188.8.131.52 When do I have to choose a court other than that in the place where the defendant lives (court determined by the application of the basic rule)?
The court of the respondent’s place of residence does not have jurisdiction in the event that Italian law provides for a different, exclusive court. In this respect, please refer to chapter 2.2.2 (‘Exceptions to the basic rule’).
184.108.40.206 Can the parties themselves attribute jurisdiction to a court that would not be competent otherwise?
Except where there is mandatory jurisdiction (that for which derogation by way of agreement is precluded), the parties may together agree on a different court (Section 20 of the Code of Civil Procedure).
3 Where specialised courts have jurisdiction how can I find out which one I have to address?
If a specialised court has jurisdiction, the competence criteria set out in the relevant special laws shall apply.
Administrative courts. Jurisdiction over disputes relating to measures, acts, agreements or the conduct of public administrative bodies always lies with the Regional Administrative Court in the territorial district in which those bodies have their headquarters. In any case, jurisdiction always lies with the Regional Administrative Court with respect to any disputes relating to measures, acts, agreements or the conduct of public administrative bodies the direct effects of which are limited to the territory of the region in which that Court is based. For disputes relating to civil servants, jurisdiction always lies with the court in the territorial district of which the place of employment is located. In other cases, jurisdiction always lies – with respect to State acts – with the Regional Administrative Court of Lazio (having its headquarters in Rome) and – with respect to the acts of supraregional public entities – with the Regional Administrative Court of the Region in which they have their headquarters.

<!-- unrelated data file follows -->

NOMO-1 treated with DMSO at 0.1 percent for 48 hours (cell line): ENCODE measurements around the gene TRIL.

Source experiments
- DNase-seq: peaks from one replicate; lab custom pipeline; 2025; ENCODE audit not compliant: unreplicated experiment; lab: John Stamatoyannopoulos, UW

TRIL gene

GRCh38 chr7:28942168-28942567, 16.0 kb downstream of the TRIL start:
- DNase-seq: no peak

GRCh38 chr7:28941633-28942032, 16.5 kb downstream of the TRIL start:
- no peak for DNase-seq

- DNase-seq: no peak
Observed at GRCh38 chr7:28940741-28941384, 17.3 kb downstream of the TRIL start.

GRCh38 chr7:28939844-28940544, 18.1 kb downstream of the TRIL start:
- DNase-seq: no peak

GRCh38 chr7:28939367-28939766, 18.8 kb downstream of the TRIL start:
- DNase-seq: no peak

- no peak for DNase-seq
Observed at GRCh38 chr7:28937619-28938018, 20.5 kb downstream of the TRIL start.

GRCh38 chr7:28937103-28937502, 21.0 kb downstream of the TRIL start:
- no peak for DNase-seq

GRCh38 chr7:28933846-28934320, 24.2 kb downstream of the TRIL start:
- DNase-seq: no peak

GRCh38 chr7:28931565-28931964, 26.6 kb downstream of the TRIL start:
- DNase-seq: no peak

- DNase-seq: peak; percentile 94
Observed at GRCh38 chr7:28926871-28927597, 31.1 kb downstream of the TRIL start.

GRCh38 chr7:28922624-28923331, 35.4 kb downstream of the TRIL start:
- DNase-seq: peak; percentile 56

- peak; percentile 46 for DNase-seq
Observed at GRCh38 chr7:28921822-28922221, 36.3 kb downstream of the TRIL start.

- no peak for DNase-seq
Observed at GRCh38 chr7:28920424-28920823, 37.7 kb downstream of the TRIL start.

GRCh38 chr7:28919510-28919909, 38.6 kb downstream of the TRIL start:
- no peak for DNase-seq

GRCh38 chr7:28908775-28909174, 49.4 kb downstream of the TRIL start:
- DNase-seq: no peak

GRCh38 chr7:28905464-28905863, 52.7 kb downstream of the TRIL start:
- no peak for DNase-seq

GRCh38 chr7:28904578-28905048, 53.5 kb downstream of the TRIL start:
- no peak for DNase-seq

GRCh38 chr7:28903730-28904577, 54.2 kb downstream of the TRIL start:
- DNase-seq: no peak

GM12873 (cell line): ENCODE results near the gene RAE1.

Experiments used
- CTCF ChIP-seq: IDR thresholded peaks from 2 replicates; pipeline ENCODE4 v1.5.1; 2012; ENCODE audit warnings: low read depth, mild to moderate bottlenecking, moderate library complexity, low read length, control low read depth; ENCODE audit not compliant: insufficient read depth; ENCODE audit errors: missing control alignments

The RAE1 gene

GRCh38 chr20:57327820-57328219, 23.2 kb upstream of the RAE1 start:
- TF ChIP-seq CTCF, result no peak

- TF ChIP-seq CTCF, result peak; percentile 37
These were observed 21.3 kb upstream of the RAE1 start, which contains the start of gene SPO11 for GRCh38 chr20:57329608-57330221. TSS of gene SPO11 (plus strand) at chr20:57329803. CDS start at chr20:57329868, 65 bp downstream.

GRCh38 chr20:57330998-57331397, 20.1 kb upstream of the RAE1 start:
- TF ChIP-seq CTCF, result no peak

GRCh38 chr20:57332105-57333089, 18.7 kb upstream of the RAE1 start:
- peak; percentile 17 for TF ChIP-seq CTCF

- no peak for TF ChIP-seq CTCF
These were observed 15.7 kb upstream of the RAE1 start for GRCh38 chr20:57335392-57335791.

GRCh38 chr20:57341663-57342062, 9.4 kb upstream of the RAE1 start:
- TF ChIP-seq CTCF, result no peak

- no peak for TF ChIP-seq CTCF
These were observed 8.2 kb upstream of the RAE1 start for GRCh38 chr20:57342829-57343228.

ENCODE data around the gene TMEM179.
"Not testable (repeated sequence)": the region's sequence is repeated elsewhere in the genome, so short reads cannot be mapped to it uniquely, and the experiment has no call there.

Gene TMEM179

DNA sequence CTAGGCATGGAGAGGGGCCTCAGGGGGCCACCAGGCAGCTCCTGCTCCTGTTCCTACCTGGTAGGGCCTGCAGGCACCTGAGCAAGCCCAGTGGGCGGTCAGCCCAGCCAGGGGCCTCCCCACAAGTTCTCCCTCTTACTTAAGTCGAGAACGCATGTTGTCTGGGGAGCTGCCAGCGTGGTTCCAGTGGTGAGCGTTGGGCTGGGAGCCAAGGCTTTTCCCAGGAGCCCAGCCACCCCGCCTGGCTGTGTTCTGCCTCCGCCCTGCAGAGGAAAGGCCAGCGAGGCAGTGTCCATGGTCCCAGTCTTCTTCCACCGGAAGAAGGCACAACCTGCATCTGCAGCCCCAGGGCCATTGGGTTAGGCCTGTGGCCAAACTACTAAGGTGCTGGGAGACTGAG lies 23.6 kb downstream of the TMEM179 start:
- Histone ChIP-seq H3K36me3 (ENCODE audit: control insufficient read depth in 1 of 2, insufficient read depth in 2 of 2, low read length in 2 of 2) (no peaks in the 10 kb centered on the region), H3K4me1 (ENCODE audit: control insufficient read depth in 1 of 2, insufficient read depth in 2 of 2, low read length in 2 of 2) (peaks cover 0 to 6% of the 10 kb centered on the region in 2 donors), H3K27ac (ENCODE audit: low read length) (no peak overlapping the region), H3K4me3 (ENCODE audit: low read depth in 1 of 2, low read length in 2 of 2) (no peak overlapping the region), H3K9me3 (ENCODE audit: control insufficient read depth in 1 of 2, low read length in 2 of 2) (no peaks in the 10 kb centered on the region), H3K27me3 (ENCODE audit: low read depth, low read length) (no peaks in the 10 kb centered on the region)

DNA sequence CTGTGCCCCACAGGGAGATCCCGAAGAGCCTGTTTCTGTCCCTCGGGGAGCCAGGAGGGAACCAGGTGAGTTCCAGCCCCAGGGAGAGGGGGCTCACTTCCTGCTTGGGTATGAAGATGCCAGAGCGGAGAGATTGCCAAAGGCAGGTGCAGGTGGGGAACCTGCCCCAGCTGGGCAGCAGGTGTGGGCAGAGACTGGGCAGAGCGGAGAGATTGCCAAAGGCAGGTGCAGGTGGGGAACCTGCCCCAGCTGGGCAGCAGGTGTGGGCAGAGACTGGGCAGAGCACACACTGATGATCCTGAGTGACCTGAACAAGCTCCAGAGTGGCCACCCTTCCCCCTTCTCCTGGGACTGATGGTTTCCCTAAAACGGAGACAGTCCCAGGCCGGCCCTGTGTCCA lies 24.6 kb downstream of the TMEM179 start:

Tax courts. The provincial tax courts have jurisdiction over all complaints lodged against tax authorities and tax collectors based in their district. If a complaint is lodged against any departments of the Revenue Office (Agenzia delle Entrate) having jurisdiction over all or part of Italy, jurisdiction lies with the provincial tax court in whose district the office tasked with the duties set out in the disputed report is based.
►The Italian Constitution (EN)
►Italian Laws and Codes (IT)
►Italian Code of Civil Procedure (IT)
►The Code of Administrative Trial (EN)
►Code de justice administrative (FR)
► Italienische Verwaltungsprozessordnung (DE)
► Italy’s judicial system (EN)
► Tax Procedural Code (IT)
► Ministry of Justice (IT)